Liberty Korea Party partners with ioeX to use blockchain technology in youth committee election
Mon, 11 Feb 2019, 04:36 am UTC
South Korea’s main opposition Liberty Korea Party has entered into a partnership with Taiwanese startup ioeX to implement a blockchain-based voting system.
The blockchain voting system will be officially used during the Liberty Korea Party's youth committee election in March. It would mark the first official use of a blockchain voting mechanism during party elections in South Korea.
ioeX’s customized platform solution will allow the Liberty Korea Party to conduct party elections with all records preserved in the blockchain. In addition, the platform will include a petition function to facilitate the gathering of public opinion while also providing up-to-date records of representative activity for the general public.
ioeX Founder and CEO Aryan Hung said that the voting system will give hands-on experience to the public on using blockchain technology.
“The voting system is the first step in our continued expansion of the ioeX distributed network and duo-chain system. Events such as candidate speeches and policy announcement are perfectly suitable for temporary storage in the distributed network so that through content searching, users can find images and video that cannot be recorded on the blockchain and better understand the candidates' past feats,” Hung said.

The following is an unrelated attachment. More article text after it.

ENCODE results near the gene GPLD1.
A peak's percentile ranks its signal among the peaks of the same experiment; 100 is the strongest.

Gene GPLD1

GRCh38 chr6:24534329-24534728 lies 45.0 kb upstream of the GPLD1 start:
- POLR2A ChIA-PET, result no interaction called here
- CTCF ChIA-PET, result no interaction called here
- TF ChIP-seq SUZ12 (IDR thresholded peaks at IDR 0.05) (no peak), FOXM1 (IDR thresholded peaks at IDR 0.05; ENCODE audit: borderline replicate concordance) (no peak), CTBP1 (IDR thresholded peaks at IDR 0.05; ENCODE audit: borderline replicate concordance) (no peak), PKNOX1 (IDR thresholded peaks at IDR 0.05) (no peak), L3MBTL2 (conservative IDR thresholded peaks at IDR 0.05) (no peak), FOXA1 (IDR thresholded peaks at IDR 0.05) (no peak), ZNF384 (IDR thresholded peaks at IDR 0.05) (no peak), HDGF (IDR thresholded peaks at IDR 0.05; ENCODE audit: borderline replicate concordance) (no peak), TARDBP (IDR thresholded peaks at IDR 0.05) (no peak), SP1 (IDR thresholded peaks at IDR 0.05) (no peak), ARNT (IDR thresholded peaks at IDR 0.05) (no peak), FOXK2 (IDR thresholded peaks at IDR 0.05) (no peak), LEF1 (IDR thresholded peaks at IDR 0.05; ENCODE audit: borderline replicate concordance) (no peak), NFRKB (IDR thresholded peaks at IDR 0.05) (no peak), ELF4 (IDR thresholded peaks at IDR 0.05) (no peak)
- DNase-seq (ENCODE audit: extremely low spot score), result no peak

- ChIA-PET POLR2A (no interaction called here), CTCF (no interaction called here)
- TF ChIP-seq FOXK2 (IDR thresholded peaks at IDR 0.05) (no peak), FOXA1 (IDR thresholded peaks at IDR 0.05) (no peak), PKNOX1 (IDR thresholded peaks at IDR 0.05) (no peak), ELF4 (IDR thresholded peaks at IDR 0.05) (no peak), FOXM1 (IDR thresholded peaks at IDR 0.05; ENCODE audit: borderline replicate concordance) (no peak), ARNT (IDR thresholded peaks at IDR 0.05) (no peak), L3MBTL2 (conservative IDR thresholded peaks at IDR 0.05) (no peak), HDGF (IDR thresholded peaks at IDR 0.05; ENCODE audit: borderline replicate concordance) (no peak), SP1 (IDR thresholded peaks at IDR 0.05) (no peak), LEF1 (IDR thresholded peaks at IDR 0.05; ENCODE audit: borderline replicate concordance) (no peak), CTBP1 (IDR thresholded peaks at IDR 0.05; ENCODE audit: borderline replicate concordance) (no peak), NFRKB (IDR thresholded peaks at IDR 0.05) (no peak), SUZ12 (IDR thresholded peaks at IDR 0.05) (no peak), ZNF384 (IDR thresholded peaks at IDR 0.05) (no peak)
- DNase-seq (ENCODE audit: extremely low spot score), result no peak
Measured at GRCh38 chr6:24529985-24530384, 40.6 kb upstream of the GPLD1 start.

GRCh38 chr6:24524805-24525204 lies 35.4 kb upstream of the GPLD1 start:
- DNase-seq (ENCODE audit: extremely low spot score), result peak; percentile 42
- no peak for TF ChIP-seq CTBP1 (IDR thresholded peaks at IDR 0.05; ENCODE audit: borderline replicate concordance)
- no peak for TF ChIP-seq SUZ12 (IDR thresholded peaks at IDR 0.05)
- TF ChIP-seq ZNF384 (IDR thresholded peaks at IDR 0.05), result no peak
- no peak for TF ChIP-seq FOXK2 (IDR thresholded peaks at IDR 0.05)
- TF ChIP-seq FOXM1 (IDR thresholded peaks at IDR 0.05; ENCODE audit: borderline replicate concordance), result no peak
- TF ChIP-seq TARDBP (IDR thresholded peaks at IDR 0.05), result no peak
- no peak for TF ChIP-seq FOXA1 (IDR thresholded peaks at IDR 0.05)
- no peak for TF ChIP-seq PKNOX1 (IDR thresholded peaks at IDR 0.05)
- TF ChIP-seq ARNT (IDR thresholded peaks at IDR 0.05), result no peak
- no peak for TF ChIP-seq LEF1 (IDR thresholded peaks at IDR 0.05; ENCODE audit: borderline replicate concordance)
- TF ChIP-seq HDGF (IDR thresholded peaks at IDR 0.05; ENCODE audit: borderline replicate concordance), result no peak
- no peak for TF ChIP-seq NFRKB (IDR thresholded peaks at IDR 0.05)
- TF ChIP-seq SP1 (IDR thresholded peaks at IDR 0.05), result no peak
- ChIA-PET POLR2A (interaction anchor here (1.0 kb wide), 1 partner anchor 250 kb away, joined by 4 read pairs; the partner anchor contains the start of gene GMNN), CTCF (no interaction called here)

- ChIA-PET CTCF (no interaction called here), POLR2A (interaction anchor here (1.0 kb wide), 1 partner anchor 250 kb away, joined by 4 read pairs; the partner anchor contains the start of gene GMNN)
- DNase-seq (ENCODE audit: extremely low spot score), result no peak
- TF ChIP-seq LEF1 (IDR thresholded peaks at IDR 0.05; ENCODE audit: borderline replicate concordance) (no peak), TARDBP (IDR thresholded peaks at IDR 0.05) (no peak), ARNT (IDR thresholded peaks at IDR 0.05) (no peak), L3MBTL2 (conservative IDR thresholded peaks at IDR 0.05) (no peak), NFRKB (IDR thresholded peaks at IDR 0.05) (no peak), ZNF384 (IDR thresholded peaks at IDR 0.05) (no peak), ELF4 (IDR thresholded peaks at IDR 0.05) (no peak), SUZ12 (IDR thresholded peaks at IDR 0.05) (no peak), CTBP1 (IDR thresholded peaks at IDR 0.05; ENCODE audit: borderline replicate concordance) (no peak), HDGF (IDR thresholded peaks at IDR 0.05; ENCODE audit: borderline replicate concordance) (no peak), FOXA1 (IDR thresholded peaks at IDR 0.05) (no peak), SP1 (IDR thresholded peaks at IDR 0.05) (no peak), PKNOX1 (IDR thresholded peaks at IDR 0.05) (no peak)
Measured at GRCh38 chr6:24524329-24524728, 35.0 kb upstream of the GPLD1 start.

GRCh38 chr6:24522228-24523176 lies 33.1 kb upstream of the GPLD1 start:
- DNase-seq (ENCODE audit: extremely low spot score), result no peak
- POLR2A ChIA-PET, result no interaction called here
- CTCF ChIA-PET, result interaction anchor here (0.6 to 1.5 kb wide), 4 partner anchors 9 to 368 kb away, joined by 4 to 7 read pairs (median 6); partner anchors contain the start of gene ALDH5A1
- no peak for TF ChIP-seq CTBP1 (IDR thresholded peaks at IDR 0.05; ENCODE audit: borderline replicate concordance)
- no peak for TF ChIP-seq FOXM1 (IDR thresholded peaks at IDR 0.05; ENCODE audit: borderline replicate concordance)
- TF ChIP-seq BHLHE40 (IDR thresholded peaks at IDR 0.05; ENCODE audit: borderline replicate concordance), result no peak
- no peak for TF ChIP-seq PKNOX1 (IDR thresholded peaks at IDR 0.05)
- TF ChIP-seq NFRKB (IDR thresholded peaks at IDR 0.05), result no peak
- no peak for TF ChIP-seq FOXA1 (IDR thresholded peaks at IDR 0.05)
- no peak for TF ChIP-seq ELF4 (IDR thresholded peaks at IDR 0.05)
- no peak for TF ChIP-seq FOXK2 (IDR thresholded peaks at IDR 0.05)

“Additionally, users can use encrypted communication (X-Talk) for peer-to-peer media transfers and further ensure data security."
Chairman of the Liberty Korea Party's Emergency Committee Byong Joon Kim said that they will continue to partner with ioeX to advocate the use of blockchain applications in the future.
The Liberty Korea Party's Floor Leader Na Kyung Won emphasized that the characteristics of blockchain such as traceability and being tamper-proof can help facilitate party elections with increased success.
The party also announced its commitment to foster a healthy environment for blockchain technology in the country. This includes making efforts towards legalizing initial coin offering (ICO) and cryptocurrencies.
The country’s financial regulator, the Financial Services Commission (FSC), imposed a ban on ICO activities in 2017. Last month, the regulator announced that it does not plan to lift the ban on ICOs.
Last November, the Thai Democrat Party used blockchain technology to elect its new party leader in a recently held primary election. West Virginia also used a blockchain-based smartphone app, developed by Voatz, for its midterm federal election last year, allowing military personnel located overseas to cast their ballots. The Swiss city of Zug used an app from uPort for its first blockchain-based municipal voting.
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